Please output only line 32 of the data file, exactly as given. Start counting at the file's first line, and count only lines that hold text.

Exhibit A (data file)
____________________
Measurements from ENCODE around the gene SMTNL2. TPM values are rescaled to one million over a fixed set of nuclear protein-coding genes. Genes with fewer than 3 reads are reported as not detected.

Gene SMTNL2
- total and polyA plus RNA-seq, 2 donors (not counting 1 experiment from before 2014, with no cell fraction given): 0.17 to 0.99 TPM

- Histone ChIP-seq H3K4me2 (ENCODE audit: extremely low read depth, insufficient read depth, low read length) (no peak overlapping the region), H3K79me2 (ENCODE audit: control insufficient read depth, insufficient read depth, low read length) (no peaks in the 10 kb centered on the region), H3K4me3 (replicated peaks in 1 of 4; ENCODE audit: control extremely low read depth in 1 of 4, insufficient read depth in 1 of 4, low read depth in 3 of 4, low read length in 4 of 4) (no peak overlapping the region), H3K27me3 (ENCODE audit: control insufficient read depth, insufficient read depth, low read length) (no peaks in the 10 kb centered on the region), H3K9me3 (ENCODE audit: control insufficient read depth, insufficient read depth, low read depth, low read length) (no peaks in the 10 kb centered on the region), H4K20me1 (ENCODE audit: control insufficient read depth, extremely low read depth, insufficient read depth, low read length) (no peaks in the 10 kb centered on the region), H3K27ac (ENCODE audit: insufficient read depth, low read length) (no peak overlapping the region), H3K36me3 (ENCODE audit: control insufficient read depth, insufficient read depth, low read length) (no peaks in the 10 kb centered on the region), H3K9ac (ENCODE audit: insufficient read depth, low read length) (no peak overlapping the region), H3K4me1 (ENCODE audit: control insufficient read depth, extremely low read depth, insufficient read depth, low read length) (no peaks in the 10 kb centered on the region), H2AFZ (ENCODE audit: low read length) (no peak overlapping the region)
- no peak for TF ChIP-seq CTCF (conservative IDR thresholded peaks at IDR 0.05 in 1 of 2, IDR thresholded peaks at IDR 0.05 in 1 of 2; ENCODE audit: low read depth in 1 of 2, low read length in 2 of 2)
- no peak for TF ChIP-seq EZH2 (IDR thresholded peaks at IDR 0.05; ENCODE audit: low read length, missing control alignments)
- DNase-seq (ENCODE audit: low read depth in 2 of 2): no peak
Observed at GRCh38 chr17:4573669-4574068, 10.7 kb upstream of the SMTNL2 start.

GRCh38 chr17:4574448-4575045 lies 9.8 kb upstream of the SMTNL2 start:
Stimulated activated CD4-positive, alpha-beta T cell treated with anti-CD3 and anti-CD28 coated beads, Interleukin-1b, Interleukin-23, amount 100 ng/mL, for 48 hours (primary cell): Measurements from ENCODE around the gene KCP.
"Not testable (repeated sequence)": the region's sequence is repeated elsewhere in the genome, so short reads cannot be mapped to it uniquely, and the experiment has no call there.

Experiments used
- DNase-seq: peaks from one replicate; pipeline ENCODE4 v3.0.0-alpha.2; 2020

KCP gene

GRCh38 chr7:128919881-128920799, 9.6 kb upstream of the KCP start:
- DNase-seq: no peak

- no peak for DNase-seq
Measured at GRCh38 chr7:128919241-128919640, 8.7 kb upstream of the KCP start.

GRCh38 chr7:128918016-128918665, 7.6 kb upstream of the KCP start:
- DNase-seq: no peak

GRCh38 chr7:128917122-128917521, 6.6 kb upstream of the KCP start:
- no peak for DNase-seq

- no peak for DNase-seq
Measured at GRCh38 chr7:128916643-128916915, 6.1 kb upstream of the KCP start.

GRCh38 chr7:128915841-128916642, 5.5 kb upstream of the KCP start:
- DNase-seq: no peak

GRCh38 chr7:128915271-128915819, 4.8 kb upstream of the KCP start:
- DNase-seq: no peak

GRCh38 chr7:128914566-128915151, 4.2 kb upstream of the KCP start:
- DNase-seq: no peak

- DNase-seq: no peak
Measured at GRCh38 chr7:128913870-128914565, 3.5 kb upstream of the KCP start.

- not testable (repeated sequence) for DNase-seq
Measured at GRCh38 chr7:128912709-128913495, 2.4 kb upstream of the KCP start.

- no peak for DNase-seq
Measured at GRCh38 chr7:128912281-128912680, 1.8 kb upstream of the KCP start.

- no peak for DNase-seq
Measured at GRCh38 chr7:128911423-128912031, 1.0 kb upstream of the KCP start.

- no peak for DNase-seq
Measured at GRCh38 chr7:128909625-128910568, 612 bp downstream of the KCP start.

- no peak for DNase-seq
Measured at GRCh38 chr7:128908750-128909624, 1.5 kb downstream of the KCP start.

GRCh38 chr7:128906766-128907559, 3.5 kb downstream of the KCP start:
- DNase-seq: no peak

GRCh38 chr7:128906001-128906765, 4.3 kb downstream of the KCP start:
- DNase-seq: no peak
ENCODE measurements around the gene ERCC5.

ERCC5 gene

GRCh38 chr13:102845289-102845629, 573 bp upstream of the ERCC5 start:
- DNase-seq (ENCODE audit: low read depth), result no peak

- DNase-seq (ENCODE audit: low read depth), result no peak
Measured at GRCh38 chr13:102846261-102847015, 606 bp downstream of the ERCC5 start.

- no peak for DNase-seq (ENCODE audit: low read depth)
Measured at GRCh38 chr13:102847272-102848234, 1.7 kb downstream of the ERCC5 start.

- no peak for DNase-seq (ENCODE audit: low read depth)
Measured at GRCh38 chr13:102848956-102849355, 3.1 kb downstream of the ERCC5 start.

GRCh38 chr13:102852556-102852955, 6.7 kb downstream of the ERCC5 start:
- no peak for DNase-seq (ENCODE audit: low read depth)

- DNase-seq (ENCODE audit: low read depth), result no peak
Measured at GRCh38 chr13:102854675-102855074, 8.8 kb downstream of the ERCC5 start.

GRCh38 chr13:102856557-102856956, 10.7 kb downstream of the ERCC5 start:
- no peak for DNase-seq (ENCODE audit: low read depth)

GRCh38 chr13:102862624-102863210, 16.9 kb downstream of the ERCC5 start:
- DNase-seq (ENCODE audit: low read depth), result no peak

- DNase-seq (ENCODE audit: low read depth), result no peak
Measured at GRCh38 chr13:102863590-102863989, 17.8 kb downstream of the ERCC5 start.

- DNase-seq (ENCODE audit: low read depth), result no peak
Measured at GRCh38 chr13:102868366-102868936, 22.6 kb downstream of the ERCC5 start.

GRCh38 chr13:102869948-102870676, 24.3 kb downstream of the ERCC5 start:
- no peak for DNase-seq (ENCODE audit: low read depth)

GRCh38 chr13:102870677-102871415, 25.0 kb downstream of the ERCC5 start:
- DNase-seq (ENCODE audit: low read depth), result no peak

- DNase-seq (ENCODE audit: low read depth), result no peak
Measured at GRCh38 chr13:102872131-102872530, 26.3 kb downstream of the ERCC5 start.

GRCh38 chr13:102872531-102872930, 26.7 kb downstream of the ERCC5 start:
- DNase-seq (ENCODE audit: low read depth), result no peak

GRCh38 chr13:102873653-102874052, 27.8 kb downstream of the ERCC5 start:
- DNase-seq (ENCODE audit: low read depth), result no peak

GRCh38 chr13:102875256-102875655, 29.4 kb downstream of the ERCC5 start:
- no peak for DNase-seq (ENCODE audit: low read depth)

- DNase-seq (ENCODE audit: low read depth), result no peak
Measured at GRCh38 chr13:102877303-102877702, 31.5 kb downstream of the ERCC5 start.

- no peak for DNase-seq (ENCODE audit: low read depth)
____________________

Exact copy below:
Measured at GRCh38 chr7:128913870-128914565, 3.5 kb upstream of the KCP start.